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Johnson Museum Of Art

Johnson Museum Of Art
114 Central Avenue

About Us
The Herbert F. Johnson Museum of Art is located on the Cornell campus in Ithaca, New York. It houses Cornell's art collection, which was begun in the 1880s by Cornell's first president, Andrew Dickson White.

In 1973, the Museum moved into its present building, designed by I. M. Pei; it is a small masterpiece, with stunning views of Cayuga Lake, the campus, and Ithaca.

Herbert F. Johnson, a graduate of Cornell's Class of 1922, was chairman of S.C. Johnson & Sons of Racine, Wisconsin, and a lifelong enthusiast of art and great architecture.

The Johnson Museum has one of the finest collections of art in New York State and is recognized as one of the most important university museums in the country. Metered parking is available adjacent to the building, which is located on the corner of Central and University Avenues. The building is available for rental for special occasions; priority is given to Cornell events.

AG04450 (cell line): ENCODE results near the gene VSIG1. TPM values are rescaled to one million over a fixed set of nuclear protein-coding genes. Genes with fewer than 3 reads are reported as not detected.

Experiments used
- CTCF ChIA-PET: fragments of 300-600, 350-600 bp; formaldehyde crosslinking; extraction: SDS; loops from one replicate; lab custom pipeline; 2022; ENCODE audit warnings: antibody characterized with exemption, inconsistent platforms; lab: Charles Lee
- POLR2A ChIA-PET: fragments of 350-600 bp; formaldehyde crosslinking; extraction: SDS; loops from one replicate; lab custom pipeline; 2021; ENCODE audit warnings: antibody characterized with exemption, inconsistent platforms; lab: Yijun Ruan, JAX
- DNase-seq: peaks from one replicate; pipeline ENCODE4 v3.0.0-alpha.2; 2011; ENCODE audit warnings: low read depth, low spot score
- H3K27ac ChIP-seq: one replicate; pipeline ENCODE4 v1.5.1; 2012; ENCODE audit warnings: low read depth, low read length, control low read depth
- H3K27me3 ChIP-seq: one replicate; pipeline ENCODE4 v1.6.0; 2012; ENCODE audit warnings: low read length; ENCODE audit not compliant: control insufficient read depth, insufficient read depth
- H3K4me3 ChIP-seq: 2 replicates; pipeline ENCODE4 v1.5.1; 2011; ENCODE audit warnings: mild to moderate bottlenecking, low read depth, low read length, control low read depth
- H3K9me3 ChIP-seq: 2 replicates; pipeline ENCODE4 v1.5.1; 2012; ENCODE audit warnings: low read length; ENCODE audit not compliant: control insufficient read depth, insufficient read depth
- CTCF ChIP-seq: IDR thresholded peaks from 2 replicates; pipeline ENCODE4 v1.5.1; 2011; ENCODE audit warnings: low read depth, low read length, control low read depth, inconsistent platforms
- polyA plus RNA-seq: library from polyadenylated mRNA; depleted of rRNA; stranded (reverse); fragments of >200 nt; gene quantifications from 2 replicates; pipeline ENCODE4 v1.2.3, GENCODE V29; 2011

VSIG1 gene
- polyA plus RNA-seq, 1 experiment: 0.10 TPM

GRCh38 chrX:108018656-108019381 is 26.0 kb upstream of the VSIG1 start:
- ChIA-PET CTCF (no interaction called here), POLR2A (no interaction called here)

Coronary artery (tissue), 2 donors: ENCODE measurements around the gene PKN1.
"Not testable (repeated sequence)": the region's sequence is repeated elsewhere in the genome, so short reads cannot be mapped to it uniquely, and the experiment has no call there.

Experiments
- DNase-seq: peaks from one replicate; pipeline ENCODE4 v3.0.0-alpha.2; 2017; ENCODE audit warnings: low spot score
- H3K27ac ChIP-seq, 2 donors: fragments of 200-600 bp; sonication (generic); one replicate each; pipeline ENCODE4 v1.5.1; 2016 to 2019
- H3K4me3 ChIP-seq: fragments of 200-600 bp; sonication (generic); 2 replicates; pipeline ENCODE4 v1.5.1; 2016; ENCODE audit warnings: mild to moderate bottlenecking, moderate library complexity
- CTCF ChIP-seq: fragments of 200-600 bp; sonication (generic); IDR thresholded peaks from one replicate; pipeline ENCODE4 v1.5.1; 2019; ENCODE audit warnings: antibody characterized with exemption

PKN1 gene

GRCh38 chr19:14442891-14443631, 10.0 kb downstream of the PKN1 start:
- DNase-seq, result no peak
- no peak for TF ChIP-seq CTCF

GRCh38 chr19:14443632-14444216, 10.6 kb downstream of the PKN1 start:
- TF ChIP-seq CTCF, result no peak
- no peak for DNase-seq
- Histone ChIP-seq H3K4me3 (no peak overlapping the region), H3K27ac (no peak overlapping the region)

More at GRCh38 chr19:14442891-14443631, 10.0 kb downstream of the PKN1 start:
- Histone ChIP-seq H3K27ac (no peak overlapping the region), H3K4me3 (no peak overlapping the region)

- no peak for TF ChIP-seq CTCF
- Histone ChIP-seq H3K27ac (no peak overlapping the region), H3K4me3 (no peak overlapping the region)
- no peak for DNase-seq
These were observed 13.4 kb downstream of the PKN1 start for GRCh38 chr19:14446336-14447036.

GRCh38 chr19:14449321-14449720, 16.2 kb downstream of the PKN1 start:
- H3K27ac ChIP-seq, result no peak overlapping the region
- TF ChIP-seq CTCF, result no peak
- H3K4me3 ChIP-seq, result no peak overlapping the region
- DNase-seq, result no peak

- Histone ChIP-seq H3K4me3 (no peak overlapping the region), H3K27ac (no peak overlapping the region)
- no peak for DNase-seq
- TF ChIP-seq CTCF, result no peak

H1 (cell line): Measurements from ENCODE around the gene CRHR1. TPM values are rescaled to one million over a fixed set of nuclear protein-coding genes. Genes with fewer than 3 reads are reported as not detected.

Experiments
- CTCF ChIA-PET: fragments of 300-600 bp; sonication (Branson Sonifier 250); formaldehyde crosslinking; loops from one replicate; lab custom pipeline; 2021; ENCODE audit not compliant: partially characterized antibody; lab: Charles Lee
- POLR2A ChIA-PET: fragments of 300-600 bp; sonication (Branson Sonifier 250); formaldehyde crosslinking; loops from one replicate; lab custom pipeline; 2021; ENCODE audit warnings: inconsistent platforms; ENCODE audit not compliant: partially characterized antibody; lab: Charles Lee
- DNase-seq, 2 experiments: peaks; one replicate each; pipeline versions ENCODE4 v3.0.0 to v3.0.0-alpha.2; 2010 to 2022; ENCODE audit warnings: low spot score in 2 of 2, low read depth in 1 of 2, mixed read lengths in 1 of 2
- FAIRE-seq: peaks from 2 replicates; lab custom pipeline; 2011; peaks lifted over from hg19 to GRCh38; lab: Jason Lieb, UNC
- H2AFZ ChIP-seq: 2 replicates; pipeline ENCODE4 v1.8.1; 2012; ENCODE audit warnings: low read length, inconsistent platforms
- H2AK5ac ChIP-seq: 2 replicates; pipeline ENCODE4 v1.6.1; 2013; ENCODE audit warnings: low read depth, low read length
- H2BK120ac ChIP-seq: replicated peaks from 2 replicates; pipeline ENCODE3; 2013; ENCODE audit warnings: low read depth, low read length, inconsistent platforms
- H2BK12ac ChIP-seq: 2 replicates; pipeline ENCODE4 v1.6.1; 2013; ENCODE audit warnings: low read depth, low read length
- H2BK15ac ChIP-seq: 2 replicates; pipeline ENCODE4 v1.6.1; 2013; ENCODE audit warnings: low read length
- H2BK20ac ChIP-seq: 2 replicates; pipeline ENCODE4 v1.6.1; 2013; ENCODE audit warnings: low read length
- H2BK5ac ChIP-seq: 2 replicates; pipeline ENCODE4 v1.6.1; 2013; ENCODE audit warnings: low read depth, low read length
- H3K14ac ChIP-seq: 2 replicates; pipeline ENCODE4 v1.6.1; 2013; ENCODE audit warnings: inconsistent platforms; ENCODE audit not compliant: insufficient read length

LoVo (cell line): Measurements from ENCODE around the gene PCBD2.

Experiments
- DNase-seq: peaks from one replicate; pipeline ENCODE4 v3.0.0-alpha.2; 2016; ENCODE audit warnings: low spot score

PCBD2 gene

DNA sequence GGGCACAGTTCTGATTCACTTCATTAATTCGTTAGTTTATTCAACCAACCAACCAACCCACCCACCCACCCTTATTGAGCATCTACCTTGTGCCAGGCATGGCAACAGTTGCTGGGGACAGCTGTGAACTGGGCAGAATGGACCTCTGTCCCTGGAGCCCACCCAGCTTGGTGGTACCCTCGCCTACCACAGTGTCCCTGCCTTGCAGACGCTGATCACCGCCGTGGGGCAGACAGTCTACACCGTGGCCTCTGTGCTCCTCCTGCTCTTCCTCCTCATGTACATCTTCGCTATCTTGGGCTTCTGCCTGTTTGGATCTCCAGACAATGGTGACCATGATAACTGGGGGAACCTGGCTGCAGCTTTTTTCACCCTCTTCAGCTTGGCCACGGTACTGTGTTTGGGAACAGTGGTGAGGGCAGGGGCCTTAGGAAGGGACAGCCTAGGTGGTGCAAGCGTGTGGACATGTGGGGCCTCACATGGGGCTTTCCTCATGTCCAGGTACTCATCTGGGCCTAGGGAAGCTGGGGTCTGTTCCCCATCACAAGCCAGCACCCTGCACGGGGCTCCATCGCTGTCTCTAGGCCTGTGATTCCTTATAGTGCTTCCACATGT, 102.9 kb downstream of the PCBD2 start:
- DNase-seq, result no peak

The permanent collection consists of more than 30,000 works of art. Aside from the outstanding Asian collection, its greatest strength is in European and American prints, drawings, and photographs, presenting the history of graphic art from the fifteenth century to the present, American painting and sculpture, European art from ancient Greece to the present, African sculpture and textiles, and pre-Columbian sculpture and ceramics are also well represented. We are in the process of digitizing the entire collection to make it available online for study and research.


The mission of the Herbert F. Johnson Museum of Art, Cornell University, is derived from that of Cornell University itself; that is, the Museum’s purpose is profoundly educational, and education is the context for all its activities. In particular, the Museum preserves, acquires, displays, and interprets works of art of quality, in the broadest sense of the term and in their most relevant cultural, historical, and social context, to further the educational goals of the students of Cornell University, area schoolchildren, and the general public.